Time and again it has been said, “Fortune favours the brave”. These are words to live by. As I faced my demons this year in the form of end of semester exams, I got wind of The Bus Campaign by AIESEC. It was an opportunity to participate in a Global Community Development Project in Uganda, Tanzania or Rwanda at a subsidized cost. Admittedly my application was a leap of faith because of so many looming uncertainties; filial, financial and academic in order of ascending gravity. Well, it would be preposterous to purport that this is a word for word account of my six weeks in Rwanda but let’s say this is an abridged version. The following paints a vivid image of what was seen, what was felt and what transpired. The good, the bad and the merry.
I was a lone Kenyan, who together with a team of other global interns left their homes and made their way to Rwanda. On a mission to change lives of the locals, I found the expereince changed mine as well. The six weeks arriving on the 23rd of December 2015 and ended with my departure on the 4th of February 2016. Events therein are not arranged chronologically but in terms of importance personally and professionally.
The first thing that strikes you as different in the +250 is the beautiful scenery. Jaw dropping, staggering and picturesque. Rwanda truly is the land of a thousand hills. Green, rugged and plush as far as the eye can see. Rwandese people are kind, generous and cheerful to a fault. Despite the language barrier, complete strangers would approach us to give a helping hand. Be it getting you into the right bus, making an order at a restaurant or most commonly negotiating for cheaper prices, there was always a Good Samaritan on hand to ensure your stay remains memorable. I recall an instance where an intern forgot his phone on the bus at a public bus park and a gent followed him to the office to return it. Such simple acts of kindness I previously considered rare treats I now find myself hard-pressed to expect any less.
During Christmas we the interns in Huye hosted the other delegates; we cooked, prepared drinks, and shared our home in Mukoni 123, Kyarwa. It was in that time that we visited the Ethnographic museum and started to learn what we could about the people of Rwanda.
While in Kigali we were able to experience first-hand the night life in the city. While there, we took a time capsule into the history of Rwanda and its mysterious politics. We visited the Presidential Palace where one of the president’s planes was shot down and coincidentally the rubble landed right within his estate. We also paid a visit to the Kigali Genocide Memorial; it is there that I discovered that the country had born witness to a grief so profound it cannot be easily forgotten.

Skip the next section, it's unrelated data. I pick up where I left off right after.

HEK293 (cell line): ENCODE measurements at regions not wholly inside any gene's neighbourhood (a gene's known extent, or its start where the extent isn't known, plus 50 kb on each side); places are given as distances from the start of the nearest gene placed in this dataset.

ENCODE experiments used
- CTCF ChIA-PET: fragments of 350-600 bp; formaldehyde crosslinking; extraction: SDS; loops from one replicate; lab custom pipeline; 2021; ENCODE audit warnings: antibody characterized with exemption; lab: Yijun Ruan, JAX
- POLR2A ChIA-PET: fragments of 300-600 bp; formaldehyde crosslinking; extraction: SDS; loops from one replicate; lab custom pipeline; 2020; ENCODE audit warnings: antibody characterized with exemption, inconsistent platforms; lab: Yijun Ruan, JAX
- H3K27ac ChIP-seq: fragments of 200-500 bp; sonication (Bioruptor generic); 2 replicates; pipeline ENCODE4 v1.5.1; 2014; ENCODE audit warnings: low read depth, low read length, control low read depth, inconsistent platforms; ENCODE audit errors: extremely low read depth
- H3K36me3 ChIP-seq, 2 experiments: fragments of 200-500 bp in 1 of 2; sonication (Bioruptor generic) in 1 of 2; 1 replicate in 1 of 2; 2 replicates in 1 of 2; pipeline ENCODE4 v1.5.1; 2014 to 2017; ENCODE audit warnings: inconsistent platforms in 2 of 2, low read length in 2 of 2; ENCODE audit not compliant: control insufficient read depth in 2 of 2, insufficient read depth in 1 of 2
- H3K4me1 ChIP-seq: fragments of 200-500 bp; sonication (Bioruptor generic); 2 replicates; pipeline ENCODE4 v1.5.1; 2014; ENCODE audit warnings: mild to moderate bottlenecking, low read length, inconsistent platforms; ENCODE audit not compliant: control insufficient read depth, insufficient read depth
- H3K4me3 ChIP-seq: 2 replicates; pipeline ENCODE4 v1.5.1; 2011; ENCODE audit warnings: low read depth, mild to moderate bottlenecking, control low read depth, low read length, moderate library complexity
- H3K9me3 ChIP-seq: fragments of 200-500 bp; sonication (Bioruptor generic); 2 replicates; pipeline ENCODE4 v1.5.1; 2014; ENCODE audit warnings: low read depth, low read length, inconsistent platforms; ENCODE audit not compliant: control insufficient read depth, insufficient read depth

Well eventually we were compelled to visit Musanze. We took to the hills. Hiking up a hill adjacent to the house, by Jove that was jolly fun. As a parting gift we visited Gisenyi and swam in the refreshing waters of Lake Kivu.
Thank you Master Tony for drafting an amazing Itinerary for Team Huye. Having given a mental map of our adventures, it is quite clear I toured this foreign land with more zeal than I did at home. What I haven’t shared is the characters that give this tale colour. Those that bring it to life. Tevin Nzei, for my first live international game where Congo outfoxed Angola in a 4-2 showdown. The endless conversations, the games we played and jokes that nearly cost a rib or two. The quiet moments, the warm embraces, the romances that flared and/or drama that ensued. Particularly my phone getting stolen on New Year’s. I guess it really loved the country and wanted to stay on as a tourist. Or the testimony I was compelled to share in Church while attending a service in Mavuno Church Kigali with friends I call family. My many failed attempts at courtship, the few countable successes. Sharing a soda with a motorcycle operator in Gisenyi after he carried me on his bike to the for-ex bureau. Playing a game of pool with police officers on their Christmas break. Playing water polo and losing to our newly acquainted Rwandanese friends. A race on the back of motors where I won quite a few. Oh and our daily meals uphill at Igisubizo Restaurant with our main man Francis. Watching the joyful union of man and wife during a church wedding and thereafter joining them in their celebrations. Hitch-hiking our way to a Canopy Walk in Uwinka near Congo on the back of a pickup. A two hour drive home in a taxi with a driver who couldn’t speak English to save his life but still managing to make a stop for supper and arriving at our doorstep.And of course, my partner in crime and now best bud Kevin Momanyi.
Most of all the friends in AIESEC who became family, my buddy Ingrid and every other person with whom I interacted. They gave this story enough chapters to write such intriguing memoirs.
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This article was written by AISEC Member Ranft Mwangi.